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Augustine on the will : a theological account / Han-luen Kantzer Komline.

Por: Komline, Han-luen Kantzer.
Tipo de material: materialTypeLabelLibroEditor: New York : Oxford University Press, [2020]Fecha de copyright: ©2020Descripción: xv, 469 páginas ; 25 cm.Tipo de contenido: texto Tipo de medio: sin mediación Tipo de portador: volumenISBN: 9780190948801.Tema(s): Agustín, Santo, Obispo de Hipona -- Crítica e interpretación | Libre albedrío -- Aspectos religiosos -- Cristianismo | Antropología teológica
Contenidos:
The created will : the hinge of the soul -- The fallen will : a link in the chain -- The growth of the good will : what is in our power -- The growth of the good will : God's gardening -- The redeemed will : a root of love -- Christ and the good will : agony in the garden -- The Holy Spirit and the will : intervention and analogy -- The eschatological will : full freedom at last.
Resumen: "By analyzing a variety of texts from across Augustine's career, Augustine on the Will: A Theological Account traces the development of Augustine's thinking on the human will. Augustine's most creative contributions to the notion of the human will do not derive from articulating a monolithic, universal definition. He identifies four types of human will: the created will, which he describes as a hinge; the fallen will, a link in a chain binding human beings to sin; the redeemed will, which is a root of love; and the fully free will to be enjoyed in the next life when perfection is made complete. His mature view is "theologically differentiated," consisting of four distinct types of human will, which vary according to these diverse theological scenarios. His innovation consists in distinguishing these types with a detail and clarity unprecedented by any thinker before him. Augustine's mature view of the will is constructed in intensive dialogue with other Christian thinkers, and, most of all, with the Christian scriptures. Its basic features shape, and are shaped by, his doctrines of Christ and the Holy Spirit, as well as creation and grace, making it impossible to abstract his views on willing from his account of the central Christian doctrines of Christology, Pneumatology, and the Trinity. The multiple facets of Augustine's conception of will have been cut to fit the shape of his theology and the biblical story it seeks to describe. From Augustine, we inherit a theological account of the will. Augustine Will Free will Voluntas Uoluntas Grace Fall creation eschaton Christ"-- Provided by publisher.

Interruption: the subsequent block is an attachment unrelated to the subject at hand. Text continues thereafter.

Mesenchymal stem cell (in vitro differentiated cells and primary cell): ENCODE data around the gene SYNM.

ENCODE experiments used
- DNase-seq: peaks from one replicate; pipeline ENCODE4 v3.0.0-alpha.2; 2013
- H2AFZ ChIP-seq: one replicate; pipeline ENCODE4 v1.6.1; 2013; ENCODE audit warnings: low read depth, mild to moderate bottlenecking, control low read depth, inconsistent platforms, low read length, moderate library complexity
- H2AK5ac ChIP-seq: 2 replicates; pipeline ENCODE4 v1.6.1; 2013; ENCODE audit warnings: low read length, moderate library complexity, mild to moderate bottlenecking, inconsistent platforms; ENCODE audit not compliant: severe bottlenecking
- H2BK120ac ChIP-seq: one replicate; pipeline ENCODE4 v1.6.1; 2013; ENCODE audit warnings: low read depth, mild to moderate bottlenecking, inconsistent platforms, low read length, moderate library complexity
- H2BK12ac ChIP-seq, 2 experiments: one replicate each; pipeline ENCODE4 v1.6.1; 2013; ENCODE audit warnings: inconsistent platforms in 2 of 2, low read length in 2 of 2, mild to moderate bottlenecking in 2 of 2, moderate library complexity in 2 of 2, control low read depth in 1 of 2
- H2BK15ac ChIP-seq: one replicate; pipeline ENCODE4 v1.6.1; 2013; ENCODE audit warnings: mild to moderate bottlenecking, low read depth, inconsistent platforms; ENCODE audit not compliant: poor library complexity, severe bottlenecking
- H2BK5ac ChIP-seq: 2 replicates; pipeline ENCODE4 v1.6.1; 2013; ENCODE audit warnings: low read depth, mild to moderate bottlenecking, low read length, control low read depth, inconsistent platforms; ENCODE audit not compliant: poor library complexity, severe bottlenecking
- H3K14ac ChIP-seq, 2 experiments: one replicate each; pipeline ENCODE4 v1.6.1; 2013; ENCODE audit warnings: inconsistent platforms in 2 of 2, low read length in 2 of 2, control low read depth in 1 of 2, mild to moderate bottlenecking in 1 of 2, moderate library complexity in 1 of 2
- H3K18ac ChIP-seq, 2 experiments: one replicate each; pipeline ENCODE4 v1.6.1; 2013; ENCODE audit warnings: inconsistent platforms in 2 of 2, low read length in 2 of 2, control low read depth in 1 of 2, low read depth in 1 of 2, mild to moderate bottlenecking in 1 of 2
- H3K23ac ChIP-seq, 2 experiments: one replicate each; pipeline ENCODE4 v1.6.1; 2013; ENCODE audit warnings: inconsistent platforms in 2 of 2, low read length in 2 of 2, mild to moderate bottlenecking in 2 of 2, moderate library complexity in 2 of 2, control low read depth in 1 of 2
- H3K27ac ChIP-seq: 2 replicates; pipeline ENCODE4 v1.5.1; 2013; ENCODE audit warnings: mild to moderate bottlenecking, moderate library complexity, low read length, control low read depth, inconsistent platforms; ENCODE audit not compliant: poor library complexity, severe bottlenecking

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The created will : the hinge of the soul -- The fallen will : a link in the chain -- The growth of the good will : what is in our power -- The growth of the good will : God's gardening -- The redeemed will : a root of love -- Christ and the good will : agony in the garden -- The Holy Spirit and the will : intervention and analogy -- The eschatological will : full freedom at last.

"By analyzing a variety of texts from across Augustine's career, Augustine on the Will: A Theological Account traces the development of Augustine's thinking on the human will. Augustine's most creative contributions to the notion of the human will do not derive from articulating a monolithic, universal definition. He identifies four types of human will: the created will, which he describes as a hinge; the fallen will, a link in a chain binding human beings to sin; the redeemed will, which is a root of love; and the fully free will to be enjoyed in the next life when perfection is made complete. His mature view is "theologically differentiated," consisting of four distinct types of human will, which vary according to these diverse theological scenarios. His innovation consists in distinguishing these types with a detail and clarity unprecedented by any thinker before him. Augustine's mature view of the will is constructed in intensive dialogue with other Christian thinkers, and, most of all, with the Christian scriptures. Its basic features shape, and are shaped by, his doctrines of Christ and the Holy Spirit, as well as creation and grace, making it impossible to abstract his views on willing from his account of the central Christian doctrines of Christology, Pneumatology, and the Trinity. The multiple facets of Augustine's conception of will have been cut to fit the shape of his theology and the biblical story it seeks to describe. From Augustine, we inherit a theological account of the will. Augustine Will Free will Voluntas Uoluntas Grace Fall creation eschaton Christ"-- Provided by publisher.

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